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Station site faces an uncertain future

September 20, 2012

Makeshift memorial makers commemorate some of the 100 lost on the night of February 20, 2003, when The Station Nightclub went up in flames. Times File Photo.

WEST WARWICK -- With the 10 year anniversary fast approaching, the fate of the Station Nightclub Fire memorial site has been a topic of discussion for residents, survivors, friends and family for quite some time.

For many years, members of the Station Fire Memorial Foundation have been working hard to obtain the property where the nightclub, which burned down in February 2003, once stood on Cowesett Avenue in West Warwick.

Unfortunately, their efforts to reach out to the land owner have been unanswered.

Vice President of the foundation and fire survivor Victoria Eagan explained that the board has been trying to contact the Villanova family for many years.

She said they are desperate to require the property to build a memorial park, but will not resort to taking the property by eminent domain.

Recently, Governor Lincoln Chafee and House Speaker Gordon Fox spoke about using the power of eminent domain to secure the property following the groundbreaking of a memorial in Warwick yesterday.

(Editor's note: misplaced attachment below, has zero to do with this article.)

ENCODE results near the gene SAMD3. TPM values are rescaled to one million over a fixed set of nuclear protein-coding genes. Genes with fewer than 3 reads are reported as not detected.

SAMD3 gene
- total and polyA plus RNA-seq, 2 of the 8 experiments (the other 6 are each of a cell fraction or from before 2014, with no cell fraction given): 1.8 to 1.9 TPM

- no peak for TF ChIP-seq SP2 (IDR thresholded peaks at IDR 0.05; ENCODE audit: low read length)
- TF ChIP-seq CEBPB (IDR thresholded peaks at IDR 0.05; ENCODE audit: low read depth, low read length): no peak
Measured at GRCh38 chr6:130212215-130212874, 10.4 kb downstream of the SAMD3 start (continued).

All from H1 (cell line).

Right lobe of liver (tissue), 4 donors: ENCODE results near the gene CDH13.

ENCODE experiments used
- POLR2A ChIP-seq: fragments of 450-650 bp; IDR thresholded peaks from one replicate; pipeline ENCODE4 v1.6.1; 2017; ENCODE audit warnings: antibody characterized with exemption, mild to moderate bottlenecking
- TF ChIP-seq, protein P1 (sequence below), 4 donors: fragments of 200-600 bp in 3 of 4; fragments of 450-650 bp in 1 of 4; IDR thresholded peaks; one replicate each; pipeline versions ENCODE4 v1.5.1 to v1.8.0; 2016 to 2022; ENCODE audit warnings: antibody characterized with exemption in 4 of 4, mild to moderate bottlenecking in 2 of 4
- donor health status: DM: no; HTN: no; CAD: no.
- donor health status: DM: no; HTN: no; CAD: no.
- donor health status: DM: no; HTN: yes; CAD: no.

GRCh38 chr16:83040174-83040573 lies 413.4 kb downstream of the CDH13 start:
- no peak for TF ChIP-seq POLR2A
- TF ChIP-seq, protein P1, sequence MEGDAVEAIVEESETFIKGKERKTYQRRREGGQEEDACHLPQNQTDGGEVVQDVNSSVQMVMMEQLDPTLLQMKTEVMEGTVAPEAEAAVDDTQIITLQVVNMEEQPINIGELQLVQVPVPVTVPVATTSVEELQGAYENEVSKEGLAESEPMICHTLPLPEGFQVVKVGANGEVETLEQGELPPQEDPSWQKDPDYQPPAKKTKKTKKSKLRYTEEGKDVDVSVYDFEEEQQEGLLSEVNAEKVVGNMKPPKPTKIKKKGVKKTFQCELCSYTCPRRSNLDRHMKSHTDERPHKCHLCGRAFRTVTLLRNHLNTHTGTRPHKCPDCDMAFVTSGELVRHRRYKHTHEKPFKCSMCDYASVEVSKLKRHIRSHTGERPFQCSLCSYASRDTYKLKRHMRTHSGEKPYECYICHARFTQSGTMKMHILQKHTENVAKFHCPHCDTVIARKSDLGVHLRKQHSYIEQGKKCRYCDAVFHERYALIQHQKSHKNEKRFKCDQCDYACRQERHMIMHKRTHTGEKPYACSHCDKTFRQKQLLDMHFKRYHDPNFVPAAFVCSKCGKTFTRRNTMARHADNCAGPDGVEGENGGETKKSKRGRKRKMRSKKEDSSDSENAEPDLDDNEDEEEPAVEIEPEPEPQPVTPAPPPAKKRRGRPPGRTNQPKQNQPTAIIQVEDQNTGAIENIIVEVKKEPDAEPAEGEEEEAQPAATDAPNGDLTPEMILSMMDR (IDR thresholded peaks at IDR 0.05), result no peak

“We don’t support eminent domain,” said Eagan. “We’re not looking to seize personal property by force. We would like him [Raymond Villanova] to want this to become a memorial."

Secretary of the foundation and fire survivor Gina Russo explained that she would love to work out a peaceful agreement with the land owner and have him involved in the building of the memorial.

“A tragedy happened on their land and maybe this is a way to make it right,” she said. “We don’t want to push them further away by taking it through eminent domain.”

Eagan explained that the foundation plans to meet with the Governor and discuss the site memorial; she hopes it will spur some response from Villanova.

“If the government seizes the property they have the right to whatever they want with it,” she said. “Anybody who cares doesn’t want it to be involved in state hands. We want it to be involved with the survivors, friends and families who lost people that day.”

Town Council President Angelo Padula, who had a relative burned in the fire, said the Town Council does not believe in taking the property through eminent domain either.

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